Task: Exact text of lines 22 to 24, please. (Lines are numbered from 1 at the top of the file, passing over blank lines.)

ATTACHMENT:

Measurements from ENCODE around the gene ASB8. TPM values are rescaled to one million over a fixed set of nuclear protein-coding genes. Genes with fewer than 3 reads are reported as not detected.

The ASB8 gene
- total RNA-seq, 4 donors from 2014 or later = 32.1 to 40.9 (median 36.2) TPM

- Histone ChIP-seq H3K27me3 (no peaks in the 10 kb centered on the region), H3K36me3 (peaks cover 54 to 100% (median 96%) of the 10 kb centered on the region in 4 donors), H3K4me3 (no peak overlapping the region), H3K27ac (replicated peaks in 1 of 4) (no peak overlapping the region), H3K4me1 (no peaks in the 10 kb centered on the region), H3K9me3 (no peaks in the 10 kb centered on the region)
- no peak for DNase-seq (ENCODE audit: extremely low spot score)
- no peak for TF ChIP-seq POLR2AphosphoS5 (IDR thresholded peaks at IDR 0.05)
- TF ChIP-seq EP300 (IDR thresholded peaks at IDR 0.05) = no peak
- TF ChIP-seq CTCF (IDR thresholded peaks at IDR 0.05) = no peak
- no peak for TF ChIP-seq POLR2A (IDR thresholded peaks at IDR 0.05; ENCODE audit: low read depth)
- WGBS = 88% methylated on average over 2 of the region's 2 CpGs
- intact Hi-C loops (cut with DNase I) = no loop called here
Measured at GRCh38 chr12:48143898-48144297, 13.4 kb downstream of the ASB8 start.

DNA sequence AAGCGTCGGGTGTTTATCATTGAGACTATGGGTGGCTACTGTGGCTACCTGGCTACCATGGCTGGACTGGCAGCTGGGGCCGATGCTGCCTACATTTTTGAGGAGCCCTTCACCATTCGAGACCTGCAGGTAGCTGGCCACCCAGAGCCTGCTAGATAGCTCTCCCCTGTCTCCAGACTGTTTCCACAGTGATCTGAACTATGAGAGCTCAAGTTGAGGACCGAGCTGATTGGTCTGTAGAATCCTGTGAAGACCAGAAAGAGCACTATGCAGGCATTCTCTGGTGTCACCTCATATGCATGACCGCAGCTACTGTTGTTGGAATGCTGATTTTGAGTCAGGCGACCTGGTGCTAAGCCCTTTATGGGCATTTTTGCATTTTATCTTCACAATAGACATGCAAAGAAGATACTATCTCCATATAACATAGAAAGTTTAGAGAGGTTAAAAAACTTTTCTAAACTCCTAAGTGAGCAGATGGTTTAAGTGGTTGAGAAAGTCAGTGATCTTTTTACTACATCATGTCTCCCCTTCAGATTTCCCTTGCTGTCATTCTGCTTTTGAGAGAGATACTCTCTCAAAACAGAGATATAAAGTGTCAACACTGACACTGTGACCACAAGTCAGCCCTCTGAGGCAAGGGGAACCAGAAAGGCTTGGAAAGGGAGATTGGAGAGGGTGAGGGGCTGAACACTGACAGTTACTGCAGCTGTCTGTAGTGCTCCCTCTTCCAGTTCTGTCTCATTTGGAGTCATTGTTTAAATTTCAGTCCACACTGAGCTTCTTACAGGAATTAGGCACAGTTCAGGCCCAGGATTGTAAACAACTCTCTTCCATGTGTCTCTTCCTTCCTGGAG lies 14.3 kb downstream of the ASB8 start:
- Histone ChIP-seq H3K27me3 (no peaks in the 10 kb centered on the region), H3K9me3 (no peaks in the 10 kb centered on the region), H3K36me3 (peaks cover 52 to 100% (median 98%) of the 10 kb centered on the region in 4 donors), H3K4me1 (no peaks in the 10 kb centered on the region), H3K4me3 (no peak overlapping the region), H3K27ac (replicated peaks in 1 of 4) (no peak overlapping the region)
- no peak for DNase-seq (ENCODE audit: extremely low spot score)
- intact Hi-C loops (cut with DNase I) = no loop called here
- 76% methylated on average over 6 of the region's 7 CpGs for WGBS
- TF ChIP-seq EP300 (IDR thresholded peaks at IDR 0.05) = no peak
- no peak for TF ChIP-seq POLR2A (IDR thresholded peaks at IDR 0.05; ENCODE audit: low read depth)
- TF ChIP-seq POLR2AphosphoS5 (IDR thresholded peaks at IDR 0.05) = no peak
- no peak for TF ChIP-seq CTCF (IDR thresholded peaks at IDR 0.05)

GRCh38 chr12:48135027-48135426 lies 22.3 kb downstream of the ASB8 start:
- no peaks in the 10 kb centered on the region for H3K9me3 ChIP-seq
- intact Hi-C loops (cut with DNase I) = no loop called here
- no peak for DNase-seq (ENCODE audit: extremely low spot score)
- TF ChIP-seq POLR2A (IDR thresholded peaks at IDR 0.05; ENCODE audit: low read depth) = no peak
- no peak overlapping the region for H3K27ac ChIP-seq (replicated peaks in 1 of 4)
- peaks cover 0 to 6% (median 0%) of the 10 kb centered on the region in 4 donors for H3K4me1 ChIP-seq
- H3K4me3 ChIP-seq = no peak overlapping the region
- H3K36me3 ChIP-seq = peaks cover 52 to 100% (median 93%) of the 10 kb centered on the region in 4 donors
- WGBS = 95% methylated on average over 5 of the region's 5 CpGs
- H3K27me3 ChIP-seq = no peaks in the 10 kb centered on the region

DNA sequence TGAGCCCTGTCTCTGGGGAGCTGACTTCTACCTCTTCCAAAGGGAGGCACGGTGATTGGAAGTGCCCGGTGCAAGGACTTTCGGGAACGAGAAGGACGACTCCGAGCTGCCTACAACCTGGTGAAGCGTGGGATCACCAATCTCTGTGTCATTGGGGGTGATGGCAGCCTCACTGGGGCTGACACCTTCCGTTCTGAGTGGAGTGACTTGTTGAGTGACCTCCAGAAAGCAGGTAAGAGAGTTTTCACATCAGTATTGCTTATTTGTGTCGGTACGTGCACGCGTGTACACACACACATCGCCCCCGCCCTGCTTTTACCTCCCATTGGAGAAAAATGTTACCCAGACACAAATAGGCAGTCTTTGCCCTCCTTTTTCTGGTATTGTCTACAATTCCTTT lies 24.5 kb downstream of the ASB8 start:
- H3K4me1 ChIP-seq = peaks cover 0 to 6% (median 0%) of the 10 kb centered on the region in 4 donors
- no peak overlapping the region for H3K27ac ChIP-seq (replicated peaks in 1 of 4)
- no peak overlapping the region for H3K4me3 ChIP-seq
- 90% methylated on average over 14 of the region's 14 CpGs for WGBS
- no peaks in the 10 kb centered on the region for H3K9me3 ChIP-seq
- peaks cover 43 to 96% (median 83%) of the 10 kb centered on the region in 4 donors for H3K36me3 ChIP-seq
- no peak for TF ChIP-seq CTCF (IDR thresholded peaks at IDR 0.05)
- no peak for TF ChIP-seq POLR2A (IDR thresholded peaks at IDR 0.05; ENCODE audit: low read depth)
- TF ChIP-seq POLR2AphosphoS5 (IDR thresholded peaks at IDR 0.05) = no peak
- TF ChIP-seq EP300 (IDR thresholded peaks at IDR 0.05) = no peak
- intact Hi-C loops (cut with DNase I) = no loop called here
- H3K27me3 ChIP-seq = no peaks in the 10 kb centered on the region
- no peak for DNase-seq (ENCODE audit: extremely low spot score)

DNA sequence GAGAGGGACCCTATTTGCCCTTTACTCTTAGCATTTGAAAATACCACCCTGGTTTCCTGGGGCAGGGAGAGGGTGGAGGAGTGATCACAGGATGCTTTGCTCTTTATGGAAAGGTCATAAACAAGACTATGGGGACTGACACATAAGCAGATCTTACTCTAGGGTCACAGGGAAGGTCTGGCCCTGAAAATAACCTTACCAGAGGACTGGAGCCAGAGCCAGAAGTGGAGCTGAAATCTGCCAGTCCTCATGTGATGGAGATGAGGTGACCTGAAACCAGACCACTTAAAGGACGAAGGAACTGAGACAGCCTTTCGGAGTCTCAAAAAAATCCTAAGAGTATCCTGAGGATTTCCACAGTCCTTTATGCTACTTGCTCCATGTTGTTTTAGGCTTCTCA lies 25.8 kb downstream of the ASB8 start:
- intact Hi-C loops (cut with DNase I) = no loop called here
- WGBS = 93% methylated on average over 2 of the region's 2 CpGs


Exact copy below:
GRCh38 chr12:48135027-48135426 lies 22.3 kb downstream of the ASB8 start:
- no peaks in the 10 kb centered on the region for H3K9me3 ChIP-seq
- intact Hi-C loops (cut with DNase I) = no loop called here